Everything is Oll Korrect!

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Consecration to St. Joseph

Many Catholics are well familiar with consecration to Mary, especially St. Louis de Montfort’s thirty-three day programme of preparation for consecration. It’s a popular devotion with centuries of history behind it. Much more recent, though, is the concept of consecration to St. Joseph. I only became aware of it when my wife bought me a copy of Fr. Donald Calloway’s book Consecration to St. Joseph: The Wonders of Our Spiritual Father, published just in 2019, for my birthday last year.

Now, to be clear, this is intended to be a complementary devotion to the consecration to Mary. Fr. Calloway assumes that if you are reading his book you are already familiar with and have likely already done the Marian consecration. In the introduction, he points out that God intends all families to have a mother and a father. Mary is our spiritual mother, and her spouse thus becomes our spiritual father in a similar way. Just as Christ entrusted Himself to Mary and Joseph’s care as a child, we may also entrust ourselves to their paternal care in our spiritual lives. Fr. Calloway states in the book that no saint can have loved Christ as much as His earthly parents, and both are eager to help us on our way to knowing and loving Our Lord.



As one may expect, Fr. Calloway models his programme of consecration on St. Louis’ for Mary. It can be done as a group, and he has specific instructions and advice for how to do this in a group setting, or alone. My wife and I did it together. It consists of thirty-three days, and as St. Louis advised, each day consists of spiritual reading and prayer. One minor difference is that Fr. Calloway has one make the consecration on the thirty-third day, whereas St. Louis has it on the day after the final prayers and readings (basically, the thirty-fourth day). A more significant difference is that the readings are generally longer, sometimes much longer, than St. Louis’, while the prayers are shorter. St. Louis sets down a series of prayers every day, including the rosary for one stretch of time; Fr. Calloway only requires the Litany of St. Joseph. I do believe that more prayer would have benefited the programme, but perhaps Fr. Calloway kept it short out of consideration for modern attention spans, like St. Joseph teaching us to walk before we “run the race” (1 Cor. 9:24).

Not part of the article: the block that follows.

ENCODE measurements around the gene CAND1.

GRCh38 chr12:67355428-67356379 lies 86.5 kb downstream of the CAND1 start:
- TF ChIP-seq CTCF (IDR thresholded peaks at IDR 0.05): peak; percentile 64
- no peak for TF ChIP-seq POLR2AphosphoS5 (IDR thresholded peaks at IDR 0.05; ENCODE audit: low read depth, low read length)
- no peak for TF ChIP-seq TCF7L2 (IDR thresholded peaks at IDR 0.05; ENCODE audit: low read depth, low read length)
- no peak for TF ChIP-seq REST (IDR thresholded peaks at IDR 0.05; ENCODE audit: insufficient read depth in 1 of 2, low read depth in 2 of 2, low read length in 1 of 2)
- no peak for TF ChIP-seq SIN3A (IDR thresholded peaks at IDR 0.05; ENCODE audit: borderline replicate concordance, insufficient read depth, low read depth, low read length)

The prayer and themes of each reading, taken from each title in the Litany of St. Joseph, are excellent. My one criticism of this book, though, is that the quality of the readings varies wildly. One of the best is on the title “Patron of a Happy Death,” in which Fr. Calloway, drawing from saints and blesseds like St. Bernardine of Siena and St. Francis de Sales, discusses why it was proper that St. Joseph passed away before Christ’s public ministry, and offers a few reflections of the saints on what his death would have been like. A few other readings, such as the stories of the Holy House of Loreto or the miraculous staircase in New Mexico, are interesting accounts of miracles associated with St. Joseph and the Holy Family. One of the longest readings is about the age of St. Joseph. Fr. Calloway feels very strongly that he was a young man when he married Mary, and I agree that this is almost certainly true and worth repeating. Several, though, could safely have been left out. Though the story of how St. Joseph came to be included in the Roman Canon is interesting, it’s not particularly enlightening.

The main problem is that Fr. Calloway’s writing style is far too casual, even silly at times. After an extensive quote from Ven. Fulton Sheen on the age of St. Joseph, he exclaims “Wow! Fulton Sheen is brilliant!” completely breaking the flow from Ven. Sheen’s serious, thoughtful lecture. He is also fond of repeating the same point many times over, and of variations of “Let me explain,” a mark of an inexperienced writer.

That said, the programme as a whole, the included prayers, and most of the content of the readings are worthwhile, even if he may have been better off following St. Louis de Montfort’s lead and keeping to passages from Scripture and classics like The Imitation of Christ. Fr. Calloway also appears to be orthodox and appreciates saints from across the Church’s history, so the trads out there needn’t pinch their noses while reading and the Novus Ordo folks won’t be needlessly offended. The only people who may take offense are heretics, as he does specifically call out things such as acceptance of abortion and same-sex “marriage” as symptoms of a sick world that needs a spiritual father.

For what it’s worth, his conversion story is also interesting – my wife and I both enjoyed his appearance on EWTN’s show The Journey Home. The subtitle calls him an “Episcopalian,” but in fact he was far worse than that!

In any case, if you’re interested, I highly recommend St. Louis de Montfort’s programme for consecration to Mary first. With that done, though, consecration to St. Joseph is also well worth doing, and, occasional moments of silliness aside, Fr. Calloway is a fine guide.

Categories: impressions, non-fiction

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